Let’s talk about Woodfuels

Woman at charcoal factory

Woman at charcoal factory

An estimated 90 percent of sub-Saharan Africa’s population depend on firewood and charcoal for cooking. Governments seek to make ‘modern’ cooking technologies accessible to their people. However, such energy transitions will take significant time, resources and cultural shift. In the meantime, woodfuels will continue to play an important role in the energy mix.

Suggesting woodfuels could even be a sustainable and modern energy source is a hot topic. They have the negative reputation of being a dirty fuel, ‘low-tech’, an energy source of the past. A shift in perception is needed to act on political, investment and regulatory interventions.

Let’s talk about Woodfuels at the Side Event “The Hottest Topic in Forestry: How can we make Woodfuels more Sustainable?” on Monday, 7 September 2015, 12:45-14:15, Room 11B.

This event wants to create awareness to how woodfuels contribute to forest degradation and that options in policy and practice are available to make woodfuels more sustainable. Speakers are Mary Njenga (ICRAF), Ina Neuberger (World Future Council), Wanjira Mathai and Mercy Karunditu (Green Belt Movement). The event is moderated by Esther Mwangi (CIFOR).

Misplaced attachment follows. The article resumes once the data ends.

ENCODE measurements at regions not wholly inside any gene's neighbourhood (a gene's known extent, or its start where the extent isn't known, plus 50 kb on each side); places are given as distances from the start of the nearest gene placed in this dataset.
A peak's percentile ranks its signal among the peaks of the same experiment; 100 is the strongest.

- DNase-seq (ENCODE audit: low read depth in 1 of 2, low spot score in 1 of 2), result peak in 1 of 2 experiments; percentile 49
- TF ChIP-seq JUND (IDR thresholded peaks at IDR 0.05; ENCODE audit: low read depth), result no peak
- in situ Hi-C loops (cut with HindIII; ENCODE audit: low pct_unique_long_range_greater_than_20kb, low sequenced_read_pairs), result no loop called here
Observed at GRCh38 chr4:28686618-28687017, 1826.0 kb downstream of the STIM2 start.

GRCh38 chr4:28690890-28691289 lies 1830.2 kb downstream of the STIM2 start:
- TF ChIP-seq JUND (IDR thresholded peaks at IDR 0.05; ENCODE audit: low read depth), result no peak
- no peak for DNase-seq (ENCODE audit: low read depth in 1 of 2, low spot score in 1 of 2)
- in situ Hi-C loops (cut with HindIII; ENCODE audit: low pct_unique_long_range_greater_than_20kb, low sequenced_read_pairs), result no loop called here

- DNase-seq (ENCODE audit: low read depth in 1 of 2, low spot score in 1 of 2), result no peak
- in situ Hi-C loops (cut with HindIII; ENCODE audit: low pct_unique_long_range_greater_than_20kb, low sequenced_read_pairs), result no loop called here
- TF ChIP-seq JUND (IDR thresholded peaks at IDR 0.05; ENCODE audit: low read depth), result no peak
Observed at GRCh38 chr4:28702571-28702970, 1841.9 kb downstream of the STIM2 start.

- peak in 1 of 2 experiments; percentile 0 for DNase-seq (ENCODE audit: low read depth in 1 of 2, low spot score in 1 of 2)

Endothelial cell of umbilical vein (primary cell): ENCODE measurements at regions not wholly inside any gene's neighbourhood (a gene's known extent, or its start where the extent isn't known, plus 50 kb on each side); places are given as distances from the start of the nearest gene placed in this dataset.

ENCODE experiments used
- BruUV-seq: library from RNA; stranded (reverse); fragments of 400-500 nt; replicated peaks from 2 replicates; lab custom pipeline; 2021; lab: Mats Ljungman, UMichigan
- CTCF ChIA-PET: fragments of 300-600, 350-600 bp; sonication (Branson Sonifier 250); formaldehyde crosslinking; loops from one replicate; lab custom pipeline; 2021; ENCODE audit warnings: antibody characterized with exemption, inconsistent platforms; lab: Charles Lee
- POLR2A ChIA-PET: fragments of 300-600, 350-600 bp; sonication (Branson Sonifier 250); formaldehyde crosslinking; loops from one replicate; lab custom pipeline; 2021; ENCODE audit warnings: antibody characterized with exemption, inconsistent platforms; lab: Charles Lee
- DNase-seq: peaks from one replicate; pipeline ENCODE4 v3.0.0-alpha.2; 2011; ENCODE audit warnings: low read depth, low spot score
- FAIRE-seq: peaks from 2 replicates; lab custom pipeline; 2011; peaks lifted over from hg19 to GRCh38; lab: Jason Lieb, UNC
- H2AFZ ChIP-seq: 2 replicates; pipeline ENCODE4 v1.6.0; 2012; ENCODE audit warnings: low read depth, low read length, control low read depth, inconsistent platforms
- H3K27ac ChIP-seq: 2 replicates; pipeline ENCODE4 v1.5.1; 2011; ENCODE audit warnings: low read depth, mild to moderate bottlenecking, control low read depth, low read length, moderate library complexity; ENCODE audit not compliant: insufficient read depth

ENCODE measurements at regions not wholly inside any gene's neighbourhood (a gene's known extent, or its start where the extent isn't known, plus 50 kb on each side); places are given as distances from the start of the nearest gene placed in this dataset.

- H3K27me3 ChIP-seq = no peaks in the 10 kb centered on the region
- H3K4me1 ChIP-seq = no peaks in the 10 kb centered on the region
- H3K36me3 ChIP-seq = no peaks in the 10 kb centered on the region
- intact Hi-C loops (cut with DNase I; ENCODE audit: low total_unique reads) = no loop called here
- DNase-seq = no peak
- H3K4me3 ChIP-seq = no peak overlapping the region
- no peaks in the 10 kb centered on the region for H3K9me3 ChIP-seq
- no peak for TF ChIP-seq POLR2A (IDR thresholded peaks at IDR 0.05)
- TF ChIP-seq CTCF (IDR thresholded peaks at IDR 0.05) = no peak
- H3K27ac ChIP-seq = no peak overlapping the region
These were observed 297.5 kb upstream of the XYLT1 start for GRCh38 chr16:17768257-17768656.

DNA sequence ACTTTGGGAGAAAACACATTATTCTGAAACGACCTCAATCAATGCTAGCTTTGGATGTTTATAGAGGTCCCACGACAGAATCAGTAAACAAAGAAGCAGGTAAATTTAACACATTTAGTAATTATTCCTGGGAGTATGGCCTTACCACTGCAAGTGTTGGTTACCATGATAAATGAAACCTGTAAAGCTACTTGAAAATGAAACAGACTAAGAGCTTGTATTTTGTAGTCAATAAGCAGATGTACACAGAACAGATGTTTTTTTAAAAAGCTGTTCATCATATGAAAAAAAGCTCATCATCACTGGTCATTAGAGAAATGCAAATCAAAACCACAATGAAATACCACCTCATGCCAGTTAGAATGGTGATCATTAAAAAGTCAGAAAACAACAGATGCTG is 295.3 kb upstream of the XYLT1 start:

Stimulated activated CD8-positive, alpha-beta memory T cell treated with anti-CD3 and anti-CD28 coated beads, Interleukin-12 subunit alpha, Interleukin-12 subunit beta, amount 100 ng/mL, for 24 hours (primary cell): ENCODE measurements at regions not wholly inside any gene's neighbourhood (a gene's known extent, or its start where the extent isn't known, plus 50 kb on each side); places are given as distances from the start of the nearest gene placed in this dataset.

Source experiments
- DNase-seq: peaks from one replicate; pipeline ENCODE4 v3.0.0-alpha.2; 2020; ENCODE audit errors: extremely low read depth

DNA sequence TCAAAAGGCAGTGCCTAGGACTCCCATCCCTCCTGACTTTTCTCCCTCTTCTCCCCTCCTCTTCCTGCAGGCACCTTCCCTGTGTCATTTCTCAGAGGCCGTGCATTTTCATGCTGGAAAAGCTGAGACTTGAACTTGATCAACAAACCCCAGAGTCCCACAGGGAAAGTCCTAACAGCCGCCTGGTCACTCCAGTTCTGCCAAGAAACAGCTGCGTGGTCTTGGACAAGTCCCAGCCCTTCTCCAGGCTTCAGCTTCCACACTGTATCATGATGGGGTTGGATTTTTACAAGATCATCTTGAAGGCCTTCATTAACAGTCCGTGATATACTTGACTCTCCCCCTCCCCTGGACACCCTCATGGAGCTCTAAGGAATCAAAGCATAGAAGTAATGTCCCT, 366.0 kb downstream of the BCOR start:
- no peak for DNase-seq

A focus will be on charcoal. Charcoal is threatening to turn into the biggest driver of deforestation on the continent. Greening the charcoal value chain can potentially allow nations to meet their energy commitments for cooking and heating methods in the medium term in a sustainable manner while smoothing the way for a gradual transition to ‘modern’ cooking technology.

Through a holistic approach, charcoal can be made a sustainable and affordable transition fuel. We must begin to talk more about charcoal, not as a fuel on it’s way out, but rather as a fuel with the potential to transform lives today while protecting our forests.

Blogpost by Ina Neuberger (World Future Council) –  ina.neuberger(at)worldfuturecouncil.org
Picture courtesy Simon Wilkie (Namibia)

3 thoughts on “Let’s talk about Woodfuels

  1. Bamboo is a good material for charcoal, and there is a lot of bamboo in Africa. INBAR is working ith its 41 members o promote bamboo charcoal and to look at ways in which we can combine restoration of degraded lands by planting bamboo with the creation of local bamboo wood fuel supplies. And – the main pole of the bamboo “tree” can be used for other, higher-value purposes.

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  2. Let us talk about sustainability of the fuel wood offtake from government forests.It is unsustainale because it has been commercialized

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